Police officers applaud and protesters dissent as the attorney general defends the USA Patriot Act.
By KATHRYN WEXLER
Published September 6, 2003
TAMPA - U.S. Attorney General John Ashcroft came to Tampa Friday as part of a nationwide tour to defend the controversial USA Patriot Act, saying the law protects civil liberties by giving authorities tools to fight terrorism.
By contrast, critics say the Patriot Act threatens civil liberties by endowing agents with power to spy at will on citizens.
In a stock speech delivered at the Grand Hyatt Tampa Bay on the Courtney Campbell Parkway to a ballroom crowd made up mostly of uniformed law enforcement officials, Ashcroft struck a triumphant tone, thanking them for a job well done and describing a country winning against terrorists.
"And while our job is not yet finished, we have used the tools provided in the Patriot Act to fulfill our first responsibility to protect the American people," Ashcroft said.
Shortly after the attacks on Sept. 11, 2001, the Justice Department successfully pressed Congress to pass the Patriot Act. The law allows agents to collect more personal data than before, and in some cases, lowers the standard of proof they need to get approval to collect such information.
It also gives law enforcement agents wider use of wiretaps and allows them to keep secret their investigations.
But in the two years since the Patriot Act passed, an unusual collaboration has evolved between civil liberty defenders and conservative groups who decry it as dangerous or intrusive.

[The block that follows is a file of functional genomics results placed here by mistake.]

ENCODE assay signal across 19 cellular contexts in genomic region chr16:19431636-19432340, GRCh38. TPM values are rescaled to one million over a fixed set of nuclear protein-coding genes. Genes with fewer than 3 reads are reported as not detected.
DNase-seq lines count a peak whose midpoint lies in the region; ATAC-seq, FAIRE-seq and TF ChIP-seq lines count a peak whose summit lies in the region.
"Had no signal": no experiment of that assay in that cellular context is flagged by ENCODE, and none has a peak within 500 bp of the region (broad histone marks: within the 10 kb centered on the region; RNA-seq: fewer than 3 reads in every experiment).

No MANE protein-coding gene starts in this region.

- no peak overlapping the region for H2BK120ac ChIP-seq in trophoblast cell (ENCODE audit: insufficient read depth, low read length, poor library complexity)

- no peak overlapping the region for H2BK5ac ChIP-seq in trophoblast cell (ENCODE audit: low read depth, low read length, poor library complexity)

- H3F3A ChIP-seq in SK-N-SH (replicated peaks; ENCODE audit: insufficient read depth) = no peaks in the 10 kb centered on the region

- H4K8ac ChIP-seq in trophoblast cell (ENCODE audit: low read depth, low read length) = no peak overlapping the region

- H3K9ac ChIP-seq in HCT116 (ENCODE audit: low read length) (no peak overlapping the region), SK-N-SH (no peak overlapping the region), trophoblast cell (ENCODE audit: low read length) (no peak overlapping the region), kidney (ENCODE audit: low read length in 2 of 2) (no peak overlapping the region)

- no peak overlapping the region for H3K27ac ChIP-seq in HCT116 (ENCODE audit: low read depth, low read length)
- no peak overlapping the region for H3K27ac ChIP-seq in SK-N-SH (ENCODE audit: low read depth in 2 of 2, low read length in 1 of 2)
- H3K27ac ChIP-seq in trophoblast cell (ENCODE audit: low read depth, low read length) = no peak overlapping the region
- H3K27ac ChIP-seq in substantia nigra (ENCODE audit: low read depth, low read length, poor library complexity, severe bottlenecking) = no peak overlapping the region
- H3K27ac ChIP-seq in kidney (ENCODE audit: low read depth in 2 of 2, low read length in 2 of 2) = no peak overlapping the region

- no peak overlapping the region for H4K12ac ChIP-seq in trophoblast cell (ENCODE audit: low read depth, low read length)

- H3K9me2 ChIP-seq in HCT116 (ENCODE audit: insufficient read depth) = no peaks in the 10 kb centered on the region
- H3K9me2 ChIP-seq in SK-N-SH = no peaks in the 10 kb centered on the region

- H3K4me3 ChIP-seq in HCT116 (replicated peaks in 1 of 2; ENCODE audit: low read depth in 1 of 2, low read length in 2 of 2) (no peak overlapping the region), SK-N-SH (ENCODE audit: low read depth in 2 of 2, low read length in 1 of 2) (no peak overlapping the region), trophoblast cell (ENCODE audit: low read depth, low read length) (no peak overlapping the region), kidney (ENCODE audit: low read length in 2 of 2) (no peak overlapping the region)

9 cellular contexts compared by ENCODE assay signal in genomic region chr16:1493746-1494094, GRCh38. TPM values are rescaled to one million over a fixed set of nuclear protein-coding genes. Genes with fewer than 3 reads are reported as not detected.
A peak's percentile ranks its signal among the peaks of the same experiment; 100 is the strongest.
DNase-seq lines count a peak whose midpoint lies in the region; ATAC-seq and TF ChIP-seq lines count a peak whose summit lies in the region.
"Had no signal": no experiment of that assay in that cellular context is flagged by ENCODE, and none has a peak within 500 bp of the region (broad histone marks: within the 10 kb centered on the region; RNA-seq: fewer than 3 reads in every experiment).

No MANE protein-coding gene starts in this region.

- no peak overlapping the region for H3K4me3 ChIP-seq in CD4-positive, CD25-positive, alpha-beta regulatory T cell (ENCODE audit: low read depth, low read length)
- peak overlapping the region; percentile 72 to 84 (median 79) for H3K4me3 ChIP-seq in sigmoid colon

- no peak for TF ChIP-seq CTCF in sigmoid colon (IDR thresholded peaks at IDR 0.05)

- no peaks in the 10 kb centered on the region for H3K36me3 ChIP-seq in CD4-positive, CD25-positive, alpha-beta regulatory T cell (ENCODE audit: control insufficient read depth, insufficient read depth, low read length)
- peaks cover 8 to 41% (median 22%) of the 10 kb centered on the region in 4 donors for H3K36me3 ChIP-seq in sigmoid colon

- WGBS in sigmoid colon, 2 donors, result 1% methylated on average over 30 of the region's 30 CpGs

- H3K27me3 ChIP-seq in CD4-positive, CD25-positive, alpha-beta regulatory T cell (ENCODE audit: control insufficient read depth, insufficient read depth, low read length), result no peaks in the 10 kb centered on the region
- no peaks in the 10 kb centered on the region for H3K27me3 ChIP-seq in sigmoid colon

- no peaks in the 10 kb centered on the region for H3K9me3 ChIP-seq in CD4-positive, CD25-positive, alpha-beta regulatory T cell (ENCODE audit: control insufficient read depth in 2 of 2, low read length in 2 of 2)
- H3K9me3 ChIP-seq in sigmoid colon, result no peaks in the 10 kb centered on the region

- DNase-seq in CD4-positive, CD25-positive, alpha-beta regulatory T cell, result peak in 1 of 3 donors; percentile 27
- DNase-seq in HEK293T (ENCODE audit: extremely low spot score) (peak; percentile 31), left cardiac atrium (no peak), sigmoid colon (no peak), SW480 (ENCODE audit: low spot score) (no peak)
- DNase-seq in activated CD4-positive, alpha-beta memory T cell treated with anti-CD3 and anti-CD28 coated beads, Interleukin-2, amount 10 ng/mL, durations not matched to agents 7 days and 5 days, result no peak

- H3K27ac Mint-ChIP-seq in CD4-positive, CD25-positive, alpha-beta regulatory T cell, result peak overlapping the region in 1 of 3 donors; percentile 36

Across the street from the hotel, in front of Tanga Lounge, a clutch of protesters waved flags and homemade signs condemning the law.
"I have some grave concerns about what has been done to civil liberties and the power (the Patriot Act) gave to the U.S. attorney general," said Tanya Abilock, 26, holding a sign that said, "Dissent is Patriotic."
In a nod to critics, Ashcroft told his receptive audience that agents will not use the Patriot Act to spy without cause.
"Now, a roving wiretap does not mean that the government can rove around and listen to anyone's phone conversations," Ashcroft said. "All it means is that if a terrorist suspect moves around, changing phones as he goes, that we don't have to keep running to many different courts to keep getting the same order over and over."
He credited the Patriot Act with helping to dismantle four terrorist cells in the U.S. because it allowed agencies to share information.
Hillsborough sheriff's Chief Deputy David Gee said the Patriot Act has made it easier for his agency to work with federal agencies on certain suspects who could have terrorist links.
But Gee added a caveat, saying, "it's a good law if it's used properly and judiciously and it's not abused."
The Tampa stop was one of a dozen by Ashcroft in recent weeks, a defensive tactic to make his case before the public that the law is sound and necessary. Members of Congress in both parties have repudiated parts of the law they passed.
The House passed an amendment to the spending bill that would eliminate money for the so-called sneak and peek provision that lets federal agents collect personal data without first establishing a link to terrorism, and without the person's prior knowledge.
The Patriot Act gives agents more ability to track individuals' habits and interests, such as the books they buy and Web sites they access.